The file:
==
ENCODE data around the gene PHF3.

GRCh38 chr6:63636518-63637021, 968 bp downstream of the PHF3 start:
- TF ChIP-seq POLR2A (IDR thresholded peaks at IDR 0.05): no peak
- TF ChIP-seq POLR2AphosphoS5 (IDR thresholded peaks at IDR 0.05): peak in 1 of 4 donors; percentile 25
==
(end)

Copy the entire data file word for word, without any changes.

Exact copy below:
ENCODE data around the gene PHF3.

GRCh38 chr6:63636518-63637021, 968 bp downstream of the PHF3 start:
- TF ChIP-seq POLR2A (IDR thresholded peaks at IDR 0.05): no peak
- TF ChIP-seq POLR2AphosphoS5 (IDR thresholded peaks at IDR 0.05): peak in 1 of 4 donors; percentile 25